The Syria Airlift Project: Using Drones for Good
Amid devastating barrel bomb attacks, chemical warfare, and growing extremism, the situation in Syria can often seem as if it’s taking place in a different world. Roughly 240,000 people are besieged and lack access to food and medicine. Another 7 million are considered difficult to access by humanitarian organizations because of the violence and chaos on the ground. There is a constant shortage of donations to support humanitarian efforts in Syria, and it sometimes seems as if the rest of the world has simply given up hope. But giving up on the Syrian people is simply not an option. We live in an advanced, innovative and small world, how can we justify not providing aid to people who are suffering so immensely?
One of PDC’s partners, The Syria Airlift Project, has created a new mechanism for aid delivery that has the potential to save lives with drones – yes, drones. The passionate individuals involved in the project are determined to “end starvation and medical deprivation as weapons of war.” Provided it receives proper funding and support, this technology could alter the face of the Syrian conflict and eventually help other areas in need of humanitarian aid. Mark Jacobsen, a founding member of the project and a C-17 cargo pilot for the U.S. Air Force, describes the likelihood of being targeted by anti-aircraft fire when operating massive transport planes in war torn areas. In contrast, the structure of these humanitarian drones is fairly simple and safe compared to its alternatives.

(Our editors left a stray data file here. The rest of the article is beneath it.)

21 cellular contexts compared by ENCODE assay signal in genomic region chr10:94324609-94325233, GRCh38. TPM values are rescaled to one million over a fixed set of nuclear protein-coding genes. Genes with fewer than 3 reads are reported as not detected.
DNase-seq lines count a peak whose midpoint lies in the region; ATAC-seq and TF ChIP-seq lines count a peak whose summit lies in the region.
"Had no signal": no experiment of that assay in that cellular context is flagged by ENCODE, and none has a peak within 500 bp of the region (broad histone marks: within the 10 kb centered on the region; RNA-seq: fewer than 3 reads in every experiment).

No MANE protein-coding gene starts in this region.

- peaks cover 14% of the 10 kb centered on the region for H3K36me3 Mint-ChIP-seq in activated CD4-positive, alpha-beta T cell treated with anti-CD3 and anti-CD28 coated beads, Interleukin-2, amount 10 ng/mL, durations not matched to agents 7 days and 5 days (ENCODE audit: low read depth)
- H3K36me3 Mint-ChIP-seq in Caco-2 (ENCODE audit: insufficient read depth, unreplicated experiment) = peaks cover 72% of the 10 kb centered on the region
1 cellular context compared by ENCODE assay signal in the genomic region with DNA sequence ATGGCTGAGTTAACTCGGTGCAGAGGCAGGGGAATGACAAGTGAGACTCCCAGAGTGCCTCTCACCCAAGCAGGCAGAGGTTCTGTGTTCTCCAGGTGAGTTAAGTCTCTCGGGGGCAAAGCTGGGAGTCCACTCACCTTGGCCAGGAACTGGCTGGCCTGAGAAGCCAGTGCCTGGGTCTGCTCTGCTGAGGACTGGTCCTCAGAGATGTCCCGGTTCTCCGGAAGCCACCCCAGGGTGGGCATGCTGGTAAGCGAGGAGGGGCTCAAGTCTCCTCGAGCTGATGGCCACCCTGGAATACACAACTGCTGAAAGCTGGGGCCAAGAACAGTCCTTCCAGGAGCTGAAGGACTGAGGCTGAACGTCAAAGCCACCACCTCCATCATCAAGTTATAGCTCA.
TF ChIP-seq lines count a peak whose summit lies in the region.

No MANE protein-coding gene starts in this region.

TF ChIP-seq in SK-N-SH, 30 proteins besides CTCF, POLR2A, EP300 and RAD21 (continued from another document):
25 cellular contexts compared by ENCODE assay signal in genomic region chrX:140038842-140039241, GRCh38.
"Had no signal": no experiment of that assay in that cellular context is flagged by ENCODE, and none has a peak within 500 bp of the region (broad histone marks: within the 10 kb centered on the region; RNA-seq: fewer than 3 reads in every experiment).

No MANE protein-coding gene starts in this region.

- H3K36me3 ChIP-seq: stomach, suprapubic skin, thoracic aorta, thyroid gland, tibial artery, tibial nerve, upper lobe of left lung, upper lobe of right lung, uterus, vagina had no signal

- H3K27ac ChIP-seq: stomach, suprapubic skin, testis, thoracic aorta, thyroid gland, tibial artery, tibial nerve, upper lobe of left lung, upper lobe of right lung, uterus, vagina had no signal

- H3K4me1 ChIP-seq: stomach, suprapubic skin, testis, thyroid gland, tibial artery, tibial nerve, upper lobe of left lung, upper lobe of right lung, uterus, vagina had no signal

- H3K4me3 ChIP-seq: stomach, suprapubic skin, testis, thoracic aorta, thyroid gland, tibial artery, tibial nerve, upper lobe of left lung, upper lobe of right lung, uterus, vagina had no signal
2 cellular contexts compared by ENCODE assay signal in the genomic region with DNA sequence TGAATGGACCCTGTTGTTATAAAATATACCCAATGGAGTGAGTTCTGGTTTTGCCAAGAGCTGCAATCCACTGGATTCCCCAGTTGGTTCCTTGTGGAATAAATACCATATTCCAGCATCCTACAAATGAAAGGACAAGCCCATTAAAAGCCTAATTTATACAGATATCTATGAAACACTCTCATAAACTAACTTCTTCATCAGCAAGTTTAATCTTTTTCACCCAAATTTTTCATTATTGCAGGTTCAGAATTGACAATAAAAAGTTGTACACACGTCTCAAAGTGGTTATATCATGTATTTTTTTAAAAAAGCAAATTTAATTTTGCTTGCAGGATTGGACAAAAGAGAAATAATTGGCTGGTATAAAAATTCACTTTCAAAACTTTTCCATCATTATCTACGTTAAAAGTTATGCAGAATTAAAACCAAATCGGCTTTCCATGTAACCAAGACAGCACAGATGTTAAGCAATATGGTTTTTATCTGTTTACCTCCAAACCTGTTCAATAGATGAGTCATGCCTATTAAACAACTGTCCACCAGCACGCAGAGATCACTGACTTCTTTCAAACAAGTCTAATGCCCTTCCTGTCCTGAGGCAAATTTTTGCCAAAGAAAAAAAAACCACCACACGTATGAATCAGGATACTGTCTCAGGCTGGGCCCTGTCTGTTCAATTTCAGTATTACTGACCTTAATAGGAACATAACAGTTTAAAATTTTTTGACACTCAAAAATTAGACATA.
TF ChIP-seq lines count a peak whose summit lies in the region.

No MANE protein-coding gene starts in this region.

How will it work?
–Made from foam board, packing tape, and hot glue, the drones are small, cheap, difficult to target, and easily replaced (including autopilot, batter, and motor, each costs less than $500).
–They will be assembled by Syrian refugees in Turkey (a four-man team can make 10 per day), and decorated by Syrian children.
–The drones will deliver 1kg-2kg of food and medical aid to GPS coordinates provided by workers on the ground.
–30 will be launched per hour.
–After delivering aid, the drones will return to base in Turkey to be restocked and sent out again.
The software is called “Swarmify” and can be tracked on a laptop. Legal concerns are creating the biggest obstacle for the project. However, the group has identified the 12 core legal obstacles and is working to ensure that these won’t get in the way of this lifesaving technology.
The drones have already been successfully tested in California. The plan is to get more funding to increase production, move the technology to Turkey for a bigger test, and to eventually be implemented. It is important that the international community gets behind such momentous efforts to bring hope to those in Syria who have suffered for far too long.
To learn more about the project, watch this video.